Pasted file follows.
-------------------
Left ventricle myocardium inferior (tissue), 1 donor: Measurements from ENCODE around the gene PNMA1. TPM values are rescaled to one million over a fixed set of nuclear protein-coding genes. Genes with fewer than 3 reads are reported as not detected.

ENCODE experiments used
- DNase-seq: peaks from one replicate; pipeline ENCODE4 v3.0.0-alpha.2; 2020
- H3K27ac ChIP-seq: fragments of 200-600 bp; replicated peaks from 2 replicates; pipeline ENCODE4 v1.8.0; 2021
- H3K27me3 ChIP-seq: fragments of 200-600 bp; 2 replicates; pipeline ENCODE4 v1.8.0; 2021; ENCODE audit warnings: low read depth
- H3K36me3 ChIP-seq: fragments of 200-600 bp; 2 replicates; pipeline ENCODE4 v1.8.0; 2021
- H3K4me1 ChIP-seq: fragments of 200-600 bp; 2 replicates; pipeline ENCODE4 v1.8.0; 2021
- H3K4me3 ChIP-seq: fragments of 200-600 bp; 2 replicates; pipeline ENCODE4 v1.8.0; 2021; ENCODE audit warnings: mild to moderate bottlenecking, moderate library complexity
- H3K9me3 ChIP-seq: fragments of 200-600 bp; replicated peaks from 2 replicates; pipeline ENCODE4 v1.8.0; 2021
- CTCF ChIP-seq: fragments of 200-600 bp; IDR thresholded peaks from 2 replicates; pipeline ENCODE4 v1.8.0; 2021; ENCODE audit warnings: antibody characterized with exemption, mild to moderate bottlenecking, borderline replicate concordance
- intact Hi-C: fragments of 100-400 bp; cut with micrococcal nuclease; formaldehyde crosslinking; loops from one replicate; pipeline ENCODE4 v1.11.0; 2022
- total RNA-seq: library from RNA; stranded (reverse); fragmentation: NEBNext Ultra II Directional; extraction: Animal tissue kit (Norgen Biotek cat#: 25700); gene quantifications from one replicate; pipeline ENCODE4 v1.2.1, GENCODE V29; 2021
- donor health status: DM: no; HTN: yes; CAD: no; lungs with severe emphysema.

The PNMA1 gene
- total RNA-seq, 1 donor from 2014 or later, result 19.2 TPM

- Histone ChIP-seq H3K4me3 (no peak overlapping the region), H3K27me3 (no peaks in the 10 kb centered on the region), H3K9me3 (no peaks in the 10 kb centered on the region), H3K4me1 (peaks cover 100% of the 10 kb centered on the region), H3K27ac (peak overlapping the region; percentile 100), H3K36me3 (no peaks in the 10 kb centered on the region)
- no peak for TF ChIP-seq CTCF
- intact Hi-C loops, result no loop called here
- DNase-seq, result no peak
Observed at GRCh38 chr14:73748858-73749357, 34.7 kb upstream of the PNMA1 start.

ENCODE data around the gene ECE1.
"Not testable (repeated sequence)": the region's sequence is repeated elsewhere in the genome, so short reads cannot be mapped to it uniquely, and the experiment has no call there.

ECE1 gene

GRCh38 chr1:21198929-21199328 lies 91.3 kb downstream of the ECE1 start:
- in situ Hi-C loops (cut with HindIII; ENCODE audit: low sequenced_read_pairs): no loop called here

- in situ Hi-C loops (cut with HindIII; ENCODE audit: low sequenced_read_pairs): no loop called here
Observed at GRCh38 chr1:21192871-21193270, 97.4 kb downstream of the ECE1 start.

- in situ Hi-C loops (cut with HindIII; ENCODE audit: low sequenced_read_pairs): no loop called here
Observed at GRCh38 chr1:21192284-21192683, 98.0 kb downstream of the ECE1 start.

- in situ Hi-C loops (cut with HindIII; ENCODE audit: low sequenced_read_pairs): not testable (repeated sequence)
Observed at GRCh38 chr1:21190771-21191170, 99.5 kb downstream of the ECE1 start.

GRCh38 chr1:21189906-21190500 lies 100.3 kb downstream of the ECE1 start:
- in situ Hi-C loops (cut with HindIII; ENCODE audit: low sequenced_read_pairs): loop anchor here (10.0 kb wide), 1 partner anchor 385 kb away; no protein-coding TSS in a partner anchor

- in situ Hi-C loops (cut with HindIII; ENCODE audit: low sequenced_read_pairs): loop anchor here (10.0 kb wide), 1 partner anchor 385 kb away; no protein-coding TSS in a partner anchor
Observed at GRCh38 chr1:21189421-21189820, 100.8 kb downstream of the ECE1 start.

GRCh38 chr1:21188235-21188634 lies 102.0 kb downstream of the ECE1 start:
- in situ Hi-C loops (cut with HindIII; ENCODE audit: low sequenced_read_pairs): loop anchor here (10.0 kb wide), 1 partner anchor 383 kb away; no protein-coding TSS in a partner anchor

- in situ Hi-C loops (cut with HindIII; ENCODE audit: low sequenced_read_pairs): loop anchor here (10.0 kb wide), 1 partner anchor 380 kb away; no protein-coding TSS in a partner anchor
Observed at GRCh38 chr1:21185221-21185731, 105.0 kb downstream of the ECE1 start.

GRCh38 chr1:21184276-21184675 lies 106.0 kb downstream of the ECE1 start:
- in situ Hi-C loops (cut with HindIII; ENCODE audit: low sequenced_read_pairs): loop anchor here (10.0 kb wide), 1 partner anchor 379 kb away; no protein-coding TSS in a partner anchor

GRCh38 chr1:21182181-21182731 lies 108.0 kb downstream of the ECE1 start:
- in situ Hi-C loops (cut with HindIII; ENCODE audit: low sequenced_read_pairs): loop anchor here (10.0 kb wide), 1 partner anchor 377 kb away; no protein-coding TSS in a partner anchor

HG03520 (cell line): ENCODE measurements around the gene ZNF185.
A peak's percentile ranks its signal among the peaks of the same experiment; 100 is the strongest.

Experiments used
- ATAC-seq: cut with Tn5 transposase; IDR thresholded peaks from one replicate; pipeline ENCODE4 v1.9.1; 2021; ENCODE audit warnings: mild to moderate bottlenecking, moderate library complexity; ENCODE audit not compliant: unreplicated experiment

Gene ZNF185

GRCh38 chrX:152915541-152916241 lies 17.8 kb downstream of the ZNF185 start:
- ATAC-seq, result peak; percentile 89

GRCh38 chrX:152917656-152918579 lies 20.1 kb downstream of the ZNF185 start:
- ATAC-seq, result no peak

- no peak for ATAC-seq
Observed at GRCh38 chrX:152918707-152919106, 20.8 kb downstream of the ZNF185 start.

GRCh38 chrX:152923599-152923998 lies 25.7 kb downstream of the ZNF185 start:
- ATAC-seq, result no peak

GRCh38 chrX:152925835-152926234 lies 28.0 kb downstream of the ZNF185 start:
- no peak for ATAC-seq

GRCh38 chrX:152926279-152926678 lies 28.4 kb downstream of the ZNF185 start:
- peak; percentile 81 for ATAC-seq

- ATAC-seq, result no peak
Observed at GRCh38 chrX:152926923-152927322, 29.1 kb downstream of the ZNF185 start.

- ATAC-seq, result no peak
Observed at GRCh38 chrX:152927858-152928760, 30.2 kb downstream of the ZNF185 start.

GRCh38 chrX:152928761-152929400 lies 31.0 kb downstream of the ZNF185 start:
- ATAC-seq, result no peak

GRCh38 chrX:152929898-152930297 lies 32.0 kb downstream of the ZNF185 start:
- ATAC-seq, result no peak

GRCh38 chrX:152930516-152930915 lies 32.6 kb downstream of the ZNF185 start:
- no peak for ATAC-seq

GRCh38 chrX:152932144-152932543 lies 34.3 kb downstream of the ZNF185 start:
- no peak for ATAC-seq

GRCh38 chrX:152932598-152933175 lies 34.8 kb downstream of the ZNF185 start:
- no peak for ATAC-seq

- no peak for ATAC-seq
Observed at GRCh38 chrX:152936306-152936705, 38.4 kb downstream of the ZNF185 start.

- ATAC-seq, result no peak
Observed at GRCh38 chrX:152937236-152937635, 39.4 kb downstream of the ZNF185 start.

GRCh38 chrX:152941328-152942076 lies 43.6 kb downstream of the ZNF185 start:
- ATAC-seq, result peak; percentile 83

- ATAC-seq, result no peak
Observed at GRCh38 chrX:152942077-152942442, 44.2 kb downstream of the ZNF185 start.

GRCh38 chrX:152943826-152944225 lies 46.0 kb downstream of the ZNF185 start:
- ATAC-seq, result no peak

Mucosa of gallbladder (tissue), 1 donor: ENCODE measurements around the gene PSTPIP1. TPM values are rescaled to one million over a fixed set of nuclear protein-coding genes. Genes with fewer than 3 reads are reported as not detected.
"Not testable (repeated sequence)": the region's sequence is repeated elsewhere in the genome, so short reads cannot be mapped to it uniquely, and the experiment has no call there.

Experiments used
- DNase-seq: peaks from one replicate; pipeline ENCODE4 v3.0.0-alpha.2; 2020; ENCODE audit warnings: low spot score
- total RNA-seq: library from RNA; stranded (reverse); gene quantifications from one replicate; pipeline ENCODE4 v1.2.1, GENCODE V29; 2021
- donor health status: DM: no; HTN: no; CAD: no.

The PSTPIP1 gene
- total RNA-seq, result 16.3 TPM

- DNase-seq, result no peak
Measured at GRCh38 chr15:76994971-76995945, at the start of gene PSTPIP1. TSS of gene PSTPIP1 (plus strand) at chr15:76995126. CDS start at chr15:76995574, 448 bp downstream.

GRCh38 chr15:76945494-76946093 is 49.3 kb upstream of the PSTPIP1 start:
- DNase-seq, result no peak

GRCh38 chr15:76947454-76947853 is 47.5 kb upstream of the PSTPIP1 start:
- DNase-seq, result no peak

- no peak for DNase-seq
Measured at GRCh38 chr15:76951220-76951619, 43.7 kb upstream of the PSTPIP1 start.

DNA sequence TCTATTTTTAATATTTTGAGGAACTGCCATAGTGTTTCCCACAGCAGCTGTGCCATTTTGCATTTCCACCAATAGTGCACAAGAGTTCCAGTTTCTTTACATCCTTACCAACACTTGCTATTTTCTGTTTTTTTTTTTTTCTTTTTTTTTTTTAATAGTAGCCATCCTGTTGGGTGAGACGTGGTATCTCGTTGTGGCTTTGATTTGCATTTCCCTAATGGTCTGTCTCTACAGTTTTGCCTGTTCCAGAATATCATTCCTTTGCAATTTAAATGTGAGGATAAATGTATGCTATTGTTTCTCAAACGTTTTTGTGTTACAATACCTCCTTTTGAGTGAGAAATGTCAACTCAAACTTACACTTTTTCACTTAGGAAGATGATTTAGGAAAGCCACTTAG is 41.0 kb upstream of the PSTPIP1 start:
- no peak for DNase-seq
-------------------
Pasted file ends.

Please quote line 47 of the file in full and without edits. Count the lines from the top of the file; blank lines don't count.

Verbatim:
- ATAC-seq: cut with Tn5 transposase; IDR thresholded peaks from one replicate; pipeline ENCODE4 v1.9.1; 2021; ENCODE audit warnings: mild to moderate bottlenecking, moderate library complexity; ENCODE audit not compliant: unreplicated experiment